Dick Applebaum on whether the iPad is a personal computer: "BTW, I am posting this from my iPad pc while sitting on the throne... personal enough for you?"
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Dick Applebaum on whether the iPad is a personal computer: "BTW, I am posting this from my iPad pc while sitting on the throne... personal enough for you?"
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post #55 of 59
Quote:
Originally Posted by solipsism View Post

If you want to do some testing, use benchmark tools in Leopard and SL. I am seeing over a 10% increase in performance over Leopard for the same HW setup. Of course, that doesnt translate into real world performance increases, but it does show an improvement. Also, you can test the CPU usage for apps QuickTime and VLC in Leopard and QuickTime X and VLC for SL. I still see a lot more processing power used for the QuickTime over VLC for any video type so i wonder if that HW decoding is actually working yet. Im using the 9400M IGP in a unibody MacBook.

I haven't gotten a chance to do any formal benchmarks yet but I'm typing this from my wife's Macbook Pro (2.4 Ghz Santa Rosa) under SL. I asked Quicktime to run a number of MP4s I have from ripped DVDs I own. In this case it was five different DVD-quality videos playing simultaneously over a 802.11N connection. The graphics chip is the nVidia 8600M GT, which is still pretty nice and nVidia still sells it. But I don't think it does MP4 decoding on the card either. The five different videos playing worked pretty well although judging by the activity monitor that I doubted if I could add a sixth without frame drops. But when I brought up a 1080p movie trailer, the Macbook Pro could play the video just fine but not do much else than in terms of video.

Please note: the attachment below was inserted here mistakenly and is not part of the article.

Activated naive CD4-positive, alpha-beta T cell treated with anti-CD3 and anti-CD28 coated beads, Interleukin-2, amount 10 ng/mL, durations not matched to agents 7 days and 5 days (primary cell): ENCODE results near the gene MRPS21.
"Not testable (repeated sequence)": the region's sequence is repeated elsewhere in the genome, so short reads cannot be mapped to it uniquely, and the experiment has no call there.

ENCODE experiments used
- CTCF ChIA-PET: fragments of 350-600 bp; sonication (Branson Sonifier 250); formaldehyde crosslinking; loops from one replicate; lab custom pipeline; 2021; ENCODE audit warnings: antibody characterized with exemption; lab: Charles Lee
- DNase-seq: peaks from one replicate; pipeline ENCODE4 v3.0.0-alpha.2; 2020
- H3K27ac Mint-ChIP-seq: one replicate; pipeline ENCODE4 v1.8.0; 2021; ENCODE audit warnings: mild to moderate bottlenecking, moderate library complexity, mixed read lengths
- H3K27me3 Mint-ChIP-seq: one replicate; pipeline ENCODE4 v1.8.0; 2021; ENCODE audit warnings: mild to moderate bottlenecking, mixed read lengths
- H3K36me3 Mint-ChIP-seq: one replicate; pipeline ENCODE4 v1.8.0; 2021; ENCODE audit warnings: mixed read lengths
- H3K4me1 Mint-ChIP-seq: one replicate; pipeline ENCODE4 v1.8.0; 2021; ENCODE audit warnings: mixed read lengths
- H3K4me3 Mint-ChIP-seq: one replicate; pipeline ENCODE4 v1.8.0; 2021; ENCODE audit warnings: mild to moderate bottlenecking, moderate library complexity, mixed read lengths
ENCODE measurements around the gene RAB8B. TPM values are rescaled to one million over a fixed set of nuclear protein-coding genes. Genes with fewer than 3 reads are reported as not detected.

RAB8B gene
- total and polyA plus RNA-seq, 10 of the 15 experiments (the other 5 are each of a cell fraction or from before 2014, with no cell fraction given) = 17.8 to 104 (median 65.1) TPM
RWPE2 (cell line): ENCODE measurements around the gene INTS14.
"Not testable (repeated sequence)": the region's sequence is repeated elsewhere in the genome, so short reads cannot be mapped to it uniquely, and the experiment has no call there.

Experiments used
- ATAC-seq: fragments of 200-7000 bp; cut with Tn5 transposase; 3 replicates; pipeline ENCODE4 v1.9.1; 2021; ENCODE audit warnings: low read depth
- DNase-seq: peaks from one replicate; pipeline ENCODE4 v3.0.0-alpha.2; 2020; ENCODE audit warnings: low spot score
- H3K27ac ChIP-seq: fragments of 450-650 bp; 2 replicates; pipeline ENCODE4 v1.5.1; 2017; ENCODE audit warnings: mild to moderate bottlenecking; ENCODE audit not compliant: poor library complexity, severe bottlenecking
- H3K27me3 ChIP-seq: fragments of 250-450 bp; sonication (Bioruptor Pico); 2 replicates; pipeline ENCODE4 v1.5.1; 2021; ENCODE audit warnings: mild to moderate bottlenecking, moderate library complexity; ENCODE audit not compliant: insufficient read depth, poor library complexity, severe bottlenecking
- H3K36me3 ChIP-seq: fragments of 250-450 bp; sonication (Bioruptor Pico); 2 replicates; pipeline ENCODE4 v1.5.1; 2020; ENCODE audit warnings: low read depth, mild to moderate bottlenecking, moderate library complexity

My Mac Mini (brand new) has a 9400M chip, but I'm not sure what it can do either. I'll have to try it.
post #56 of 59
I hope Apple are providing some working graphics drivers for the nVidia 285 (EVGA) as the card maker cannot write and install code correctly.

I've experienced countless problems (hard crashes) with the Mac Edition 285 GPU since installing it.
post #57 of 59
Gee, maybe I should read the Snow Leopard specs on Apple's own website before speculating on what works and what doesn't. According to Apple, Open CL compatibility works on the following GPUs: